The first target was to walk12 km. The landscapes were beautiful, first up and down, stoned path and gravel, over small rivers and through tiny meadows. Then the path started to rise, and rise and we thought it would never end. There were a couple of steep raises and at the end of the day we’d climbed from 443 m to 659. I don’t know if it much but for us it was! Perhaps it was because of the late lunch in Morgade we thought we’d never make it to the next hostel (alberque).
It was partly cloudy as we started and it got sunnier and sunnier all the time. The landscape was dry and the pilgrims sweaty but happy. Sarria is the most popular starting point so there were many other ‘beginners’. The path was at times lined with stone walls, barber wire fence and loads and loads of blackberry bushes. So much berries – could not help but help ourselves. It was also rather crowded and full of chatter. A bit too full in our taste. I thought I could not always hear my thoughts but… It was the first day and I guessed it would take some days to get tuned in to a pilgrimage mood.
We did in the end make it to our destination and actually a bit past it. We chose to stay at a public hostel in O’Mirallos with a big hall for 20 for 5 €. Soon we discovered how a shower can do wonders. Were as good as new after showering, slipping into clean clothes and a bit of a lie down.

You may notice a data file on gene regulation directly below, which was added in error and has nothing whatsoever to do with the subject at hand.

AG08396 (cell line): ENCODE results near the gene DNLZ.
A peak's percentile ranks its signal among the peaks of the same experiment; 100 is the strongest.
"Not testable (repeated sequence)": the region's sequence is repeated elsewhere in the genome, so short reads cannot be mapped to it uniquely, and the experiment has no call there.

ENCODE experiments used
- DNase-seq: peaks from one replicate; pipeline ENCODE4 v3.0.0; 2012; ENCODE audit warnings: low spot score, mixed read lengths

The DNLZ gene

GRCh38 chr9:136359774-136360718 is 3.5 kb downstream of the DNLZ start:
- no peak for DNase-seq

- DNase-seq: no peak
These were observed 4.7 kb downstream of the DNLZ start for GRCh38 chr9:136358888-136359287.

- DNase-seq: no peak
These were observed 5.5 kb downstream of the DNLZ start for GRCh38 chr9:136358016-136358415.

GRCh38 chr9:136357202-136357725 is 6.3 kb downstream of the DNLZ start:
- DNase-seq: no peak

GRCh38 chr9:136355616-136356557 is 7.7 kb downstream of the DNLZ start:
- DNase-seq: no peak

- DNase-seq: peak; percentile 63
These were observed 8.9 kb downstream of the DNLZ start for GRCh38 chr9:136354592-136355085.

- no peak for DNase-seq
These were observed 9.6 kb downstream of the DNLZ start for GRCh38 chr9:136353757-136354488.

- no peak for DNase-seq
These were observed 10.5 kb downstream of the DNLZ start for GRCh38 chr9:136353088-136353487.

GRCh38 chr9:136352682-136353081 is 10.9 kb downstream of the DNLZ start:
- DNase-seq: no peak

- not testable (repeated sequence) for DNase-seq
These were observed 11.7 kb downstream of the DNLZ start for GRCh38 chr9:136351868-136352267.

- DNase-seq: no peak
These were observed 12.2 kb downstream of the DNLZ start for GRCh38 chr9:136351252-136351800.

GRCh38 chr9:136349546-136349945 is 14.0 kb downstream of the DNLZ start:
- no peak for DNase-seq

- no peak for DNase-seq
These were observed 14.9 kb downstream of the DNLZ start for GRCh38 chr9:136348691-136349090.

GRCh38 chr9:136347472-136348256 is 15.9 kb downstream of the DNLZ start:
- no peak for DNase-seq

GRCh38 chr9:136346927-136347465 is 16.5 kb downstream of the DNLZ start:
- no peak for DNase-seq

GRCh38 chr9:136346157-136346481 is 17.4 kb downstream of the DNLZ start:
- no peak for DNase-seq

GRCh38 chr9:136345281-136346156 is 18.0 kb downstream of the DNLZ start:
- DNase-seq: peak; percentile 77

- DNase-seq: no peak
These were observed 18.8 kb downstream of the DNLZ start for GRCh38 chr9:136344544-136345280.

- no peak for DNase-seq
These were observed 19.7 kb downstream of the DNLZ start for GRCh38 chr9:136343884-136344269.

The alberque got busy and we were 9 there in the end. We’d had a late start at 10 in Sarria and finished already at 2 and there were quite many continuing still. It was nice to sit on the terrace and greet and watch the passers by. We got to know the two other female quests – a Finn to our surprise and a young lady from Hongkong whom we’d meet several times again during our journey. It is strange – or is it – to see how you just connect so easily with some people.
The menu peregrino was good and the portions huge: pasta soup with vegetables, shrimp and clams for starters, chicken filets with French fries for the main and tarte de Santiago for dessert.
The day had been good. There had been moments of anticipation, lots of excitement, not everything had gone as expected but all in all we were happy to finish the day. There’d been so many Buen Camino greetings back and forth so we were simply happy to crawl into bed and sleeping bags. To our surprise everyone was in bed at 9:15 pm and happy to call it a day.
It turned out to be one noisy evening…. I did not get much sleep because of the noisy Spaniards. I’d never even thought that it would be a problem to fall asleep after hours of trekking. I’d imagined one would simply be dead tired.